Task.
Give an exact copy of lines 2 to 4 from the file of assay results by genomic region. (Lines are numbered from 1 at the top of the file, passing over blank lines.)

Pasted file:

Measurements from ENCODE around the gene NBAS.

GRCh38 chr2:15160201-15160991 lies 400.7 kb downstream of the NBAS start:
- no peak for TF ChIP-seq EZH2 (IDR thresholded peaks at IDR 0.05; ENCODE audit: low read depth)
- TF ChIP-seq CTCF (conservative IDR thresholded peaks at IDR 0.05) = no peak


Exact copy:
GRCh38 chr2:15160201-15160991 lies 400.7 kb downstream of the NBAS start:
- no peak for TF ChIP-seq EZH2 (IDR thresholded peaks at IDR 0.05; ENCODE audit: low read depth)
- TF ChIP-seq CTCF (conservative IDR thresholded peaks at IDR 0.05) = no peak